5 tips...

5 tips to spending one-on-one time with your child(ren)



If you have more than one child and/or twins, you probably are concerned that you’re not giving them enough individual attention.

When your children are attending school, going to after school activities etc., they barely have time for family activities and sometimes no one-on-one time to interact with their parents. All siblings, no matter how many they are, if they are twins or not, need to have breathing space from each other from time to time. If the one-on-one time with you gives them attention and a bit of a spotlight feeling, it will boost their selfesteem and give them more balance in life.

If you have twins, it’s even more important to organize some special time with one of them, because most of the time, being in public with twins attracts public attention. When they go out on their own or spend one-on-one time with you, they have the unique opportunity to be themselves.

I consider the exclusive attention time very important and recently did set up a weekly schedule for my children.

Here are some hints about how to organize your one-on-one time with your children.

1) Take all the help you need

Do allow friends or family to help you to take your children to separate outings or arrange playdates for one child while you dedicate some time of undivided attention to the remaining child. You can always return the favour.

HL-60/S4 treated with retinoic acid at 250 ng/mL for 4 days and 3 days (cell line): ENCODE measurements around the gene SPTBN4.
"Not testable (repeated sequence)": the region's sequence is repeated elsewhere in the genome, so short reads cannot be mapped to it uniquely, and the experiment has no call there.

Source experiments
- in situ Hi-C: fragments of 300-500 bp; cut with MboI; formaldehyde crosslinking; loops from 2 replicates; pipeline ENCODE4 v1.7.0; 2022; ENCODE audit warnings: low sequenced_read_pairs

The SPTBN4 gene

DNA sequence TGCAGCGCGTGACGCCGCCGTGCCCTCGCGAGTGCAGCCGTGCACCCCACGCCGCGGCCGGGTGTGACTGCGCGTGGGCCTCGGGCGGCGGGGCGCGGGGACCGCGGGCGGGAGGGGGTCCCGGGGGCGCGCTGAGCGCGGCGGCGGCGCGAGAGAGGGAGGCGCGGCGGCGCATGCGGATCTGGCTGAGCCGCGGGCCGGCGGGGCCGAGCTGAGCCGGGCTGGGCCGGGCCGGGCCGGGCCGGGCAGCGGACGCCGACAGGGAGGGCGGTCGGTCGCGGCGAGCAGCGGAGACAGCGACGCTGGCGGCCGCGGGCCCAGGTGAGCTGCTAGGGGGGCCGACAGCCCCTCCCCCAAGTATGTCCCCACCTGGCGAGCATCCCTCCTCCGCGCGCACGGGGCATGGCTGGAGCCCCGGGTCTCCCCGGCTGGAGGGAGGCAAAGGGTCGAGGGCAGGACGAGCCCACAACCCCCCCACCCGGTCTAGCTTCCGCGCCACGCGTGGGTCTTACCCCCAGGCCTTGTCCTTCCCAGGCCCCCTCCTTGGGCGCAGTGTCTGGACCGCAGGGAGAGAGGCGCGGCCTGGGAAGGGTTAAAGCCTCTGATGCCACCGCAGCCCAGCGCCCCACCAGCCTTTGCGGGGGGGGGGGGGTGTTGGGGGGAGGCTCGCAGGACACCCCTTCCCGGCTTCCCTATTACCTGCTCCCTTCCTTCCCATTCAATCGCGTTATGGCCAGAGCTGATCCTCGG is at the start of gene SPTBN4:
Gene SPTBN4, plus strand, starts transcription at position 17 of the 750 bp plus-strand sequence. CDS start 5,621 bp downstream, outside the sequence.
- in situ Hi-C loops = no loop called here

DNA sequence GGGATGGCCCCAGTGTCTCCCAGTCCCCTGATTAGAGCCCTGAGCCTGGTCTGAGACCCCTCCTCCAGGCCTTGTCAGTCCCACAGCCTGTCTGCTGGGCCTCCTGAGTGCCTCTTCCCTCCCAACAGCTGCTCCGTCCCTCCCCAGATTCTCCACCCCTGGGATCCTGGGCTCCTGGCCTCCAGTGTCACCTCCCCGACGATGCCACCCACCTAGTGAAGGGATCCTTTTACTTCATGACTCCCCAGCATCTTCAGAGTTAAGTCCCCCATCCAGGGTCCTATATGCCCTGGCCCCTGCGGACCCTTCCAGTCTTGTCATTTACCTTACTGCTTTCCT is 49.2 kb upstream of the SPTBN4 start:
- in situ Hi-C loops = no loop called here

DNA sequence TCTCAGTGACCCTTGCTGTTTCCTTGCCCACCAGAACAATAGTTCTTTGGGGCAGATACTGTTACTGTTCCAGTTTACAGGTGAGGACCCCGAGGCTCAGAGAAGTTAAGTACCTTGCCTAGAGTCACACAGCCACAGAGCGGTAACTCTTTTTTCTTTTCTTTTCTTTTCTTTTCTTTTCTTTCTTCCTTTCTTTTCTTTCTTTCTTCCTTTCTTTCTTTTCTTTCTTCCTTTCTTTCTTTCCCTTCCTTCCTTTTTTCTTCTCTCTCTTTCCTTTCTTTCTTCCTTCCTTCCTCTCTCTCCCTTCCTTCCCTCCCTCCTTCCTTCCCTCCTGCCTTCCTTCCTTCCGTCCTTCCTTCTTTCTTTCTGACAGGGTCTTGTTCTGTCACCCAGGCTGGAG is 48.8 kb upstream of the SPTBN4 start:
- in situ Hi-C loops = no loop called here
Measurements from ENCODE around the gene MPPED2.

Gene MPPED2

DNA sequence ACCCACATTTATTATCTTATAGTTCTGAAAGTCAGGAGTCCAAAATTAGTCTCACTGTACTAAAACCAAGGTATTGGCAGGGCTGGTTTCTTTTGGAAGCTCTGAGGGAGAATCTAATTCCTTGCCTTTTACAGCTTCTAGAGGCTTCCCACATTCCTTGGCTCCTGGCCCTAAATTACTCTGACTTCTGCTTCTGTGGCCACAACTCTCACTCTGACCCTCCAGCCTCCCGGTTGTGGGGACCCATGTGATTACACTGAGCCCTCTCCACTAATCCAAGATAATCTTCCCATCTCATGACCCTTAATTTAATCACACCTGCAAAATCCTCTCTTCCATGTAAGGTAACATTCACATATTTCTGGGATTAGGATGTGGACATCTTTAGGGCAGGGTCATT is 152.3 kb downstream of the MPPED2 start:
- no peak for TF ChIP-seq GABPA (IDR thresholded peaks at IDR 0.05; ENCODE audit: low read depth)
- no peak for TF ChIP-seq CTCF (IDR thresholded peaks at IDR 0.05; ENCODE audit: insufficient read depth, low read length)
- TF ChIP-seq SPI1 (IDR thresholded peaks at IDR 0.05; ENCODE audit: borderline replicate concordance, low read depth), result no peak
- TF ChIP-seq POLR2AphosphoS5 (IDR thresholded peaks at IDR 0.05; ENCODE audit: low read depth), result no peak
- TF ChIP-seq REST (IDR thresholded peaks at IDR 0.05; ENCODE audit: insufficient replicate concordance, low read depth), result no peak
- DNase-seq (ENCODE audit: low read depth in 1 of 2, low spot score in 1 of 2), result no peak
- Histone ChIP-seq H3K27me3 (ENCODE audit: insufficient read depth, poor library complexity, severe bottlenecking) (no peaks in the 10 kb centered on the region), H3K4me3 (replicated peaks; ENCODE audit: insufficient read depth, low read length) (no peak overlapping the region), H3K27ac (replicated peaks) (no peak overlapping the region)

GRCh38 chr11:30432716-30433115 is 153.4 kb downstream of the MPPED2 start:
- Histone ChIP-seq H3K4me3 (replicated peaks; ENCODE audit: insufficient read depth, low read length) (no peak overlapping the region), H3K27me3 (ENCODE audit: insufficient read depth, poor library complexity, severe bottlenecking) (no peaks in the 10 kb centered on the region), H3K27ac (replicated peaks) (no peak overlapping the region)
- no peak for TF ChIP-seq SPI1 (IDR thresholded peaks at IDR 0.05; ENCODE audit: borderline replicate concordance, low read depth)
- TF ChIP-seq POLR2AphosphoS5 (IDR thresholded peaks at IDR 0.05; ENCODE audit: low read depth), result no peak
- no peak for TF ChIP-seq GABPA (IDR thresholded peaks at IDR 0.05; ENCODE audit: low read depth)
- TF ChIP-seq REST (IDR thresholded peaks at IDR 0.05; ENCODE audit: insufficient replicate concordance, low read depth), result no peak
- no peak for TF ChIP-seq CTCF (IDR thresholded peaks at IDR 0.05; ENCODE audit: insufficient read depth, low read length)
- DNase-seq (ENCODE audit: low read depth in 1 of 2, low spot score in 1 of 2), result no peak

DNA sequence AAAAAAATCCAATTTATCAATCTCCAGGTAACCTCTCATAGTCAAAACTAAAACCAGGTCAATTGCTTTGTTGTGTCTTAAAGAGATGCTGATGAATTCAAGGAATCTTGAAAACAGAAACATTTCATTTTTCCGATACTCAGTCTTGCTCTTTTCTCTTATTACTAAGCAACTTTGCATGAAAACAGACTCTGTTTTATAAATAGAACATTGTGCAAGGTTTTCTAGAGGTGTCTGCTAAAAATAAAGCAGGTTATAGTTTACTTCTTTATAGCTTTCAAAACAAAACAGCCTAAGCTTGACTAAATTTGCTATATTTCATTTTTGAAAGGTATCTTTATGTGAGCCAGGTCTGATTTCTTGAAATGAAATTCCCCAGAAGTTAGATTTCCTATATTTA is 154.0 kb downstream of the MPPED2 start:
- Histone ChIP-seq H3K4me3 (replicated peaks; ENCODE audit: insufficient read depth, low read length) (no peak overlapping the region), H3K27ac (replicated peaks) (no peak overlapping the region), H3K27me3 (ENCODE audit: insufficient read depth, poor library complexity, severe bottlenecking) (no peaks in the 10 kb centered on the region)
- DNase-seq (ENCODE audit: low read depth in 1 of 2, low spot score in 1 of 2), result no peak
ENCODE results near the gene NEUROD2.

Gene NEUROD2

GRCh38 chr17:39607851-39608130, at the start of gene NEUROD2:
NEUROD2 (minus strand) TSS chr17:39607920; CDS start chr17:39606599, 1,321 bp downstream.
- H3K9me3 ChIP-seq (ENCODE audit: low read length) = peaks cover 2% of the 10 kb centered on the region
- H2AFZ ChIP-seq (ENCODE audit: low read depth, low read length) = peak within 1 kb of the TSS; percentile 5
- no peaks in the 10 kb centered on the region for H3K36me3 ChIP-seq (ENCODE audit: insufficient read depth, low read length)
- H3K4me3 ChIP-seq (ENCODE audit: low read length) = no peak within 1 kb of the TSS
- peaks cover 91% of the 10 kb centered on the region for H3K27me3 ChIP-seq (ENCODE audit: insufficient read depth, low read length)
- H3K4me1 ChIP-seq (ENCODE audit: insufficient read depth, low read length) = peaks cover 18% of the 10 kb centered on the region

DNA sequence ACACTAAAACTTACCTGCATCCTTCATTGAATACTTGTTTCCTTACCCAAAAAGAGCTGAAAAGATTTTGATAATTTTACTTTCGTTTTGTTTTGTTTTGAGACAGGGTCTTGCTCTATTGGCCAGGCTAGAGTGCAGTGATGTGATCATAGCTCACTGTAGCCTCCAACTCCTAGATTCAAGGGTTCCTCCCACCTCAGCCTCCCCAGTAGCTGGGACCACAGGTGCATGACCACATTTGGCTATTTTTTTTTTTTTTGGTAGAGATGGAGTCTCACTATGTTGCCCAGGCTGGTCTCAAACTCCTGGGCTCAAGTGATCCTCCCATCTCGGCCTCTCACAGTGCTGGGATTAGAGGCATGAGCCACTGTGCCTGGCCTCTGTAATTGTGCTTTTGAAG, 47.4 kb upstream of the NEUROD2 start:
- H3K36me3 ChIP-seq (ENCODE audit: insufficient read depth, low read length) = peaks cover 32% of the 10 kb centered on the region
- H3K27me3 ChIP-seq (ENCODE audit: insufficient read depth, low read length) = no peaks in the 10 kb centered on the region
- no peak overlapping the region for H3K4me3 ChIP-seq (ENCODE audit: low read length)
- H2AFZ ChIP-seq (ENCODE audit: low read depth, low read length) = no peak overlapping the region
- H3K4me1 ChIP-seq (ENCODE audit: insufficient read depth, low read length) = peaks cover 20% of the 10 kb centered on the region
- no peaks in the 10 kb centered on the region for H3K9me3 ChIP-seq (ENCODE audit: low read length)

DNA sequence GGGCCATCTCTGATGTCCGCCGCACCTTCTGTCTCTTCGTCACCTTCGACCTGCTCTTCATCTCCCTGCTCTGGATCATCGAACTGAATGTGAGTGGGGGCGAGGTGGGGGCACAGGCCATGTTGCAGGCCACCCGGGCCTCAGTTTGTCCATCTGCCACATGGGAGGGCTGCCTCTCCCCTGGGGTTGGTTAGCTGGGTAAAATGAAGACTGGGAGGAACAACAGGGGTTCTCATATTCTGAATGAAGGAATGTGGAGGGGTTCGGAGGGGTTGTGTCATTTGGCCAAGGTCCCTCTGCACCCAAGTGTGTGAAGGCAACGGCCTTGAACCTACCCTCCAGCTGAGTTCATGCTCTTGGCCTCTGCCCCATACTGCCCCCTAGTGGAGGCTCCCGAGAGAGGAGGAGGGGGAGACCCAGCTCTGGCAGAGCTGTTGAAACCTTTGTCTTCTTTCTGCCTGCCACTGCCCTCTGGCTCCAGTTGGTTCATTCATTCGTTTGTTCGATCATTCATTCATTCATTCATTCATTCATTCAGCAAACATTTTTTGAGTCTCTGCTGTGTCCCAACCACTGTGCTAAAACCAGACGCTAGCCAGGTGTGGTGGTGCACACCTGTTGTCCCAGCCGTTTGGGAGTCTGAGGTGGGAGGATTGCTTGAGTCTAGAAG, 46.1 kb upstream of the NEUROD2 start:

2) Schedule one-on-one times

This applies to every sort of relationship and maybe you do it already with your partner to nurture your relationship. Scheduled one-on-one time is very important for your children: it gives them uninterrupted time with you. The only thing you need to do is to find a moment that fits in your lifestyle. It’s almost impossible to do it on a daily basis, but you can arrange a few hours per week to dedicate to each of your children.

The time you choose should be relaxing and enjoyable. You don’t need to do something expensive. Children often enjoy chilling on the sofa listening to music or are perfectly happy to do the errands (but not if it gives the feeling of a „have-to“…). Obviously, an evening out with your teenager is very special (going to the movies, a restaurant, a theater or doing what your child likes to do with you).

3) Find a common interest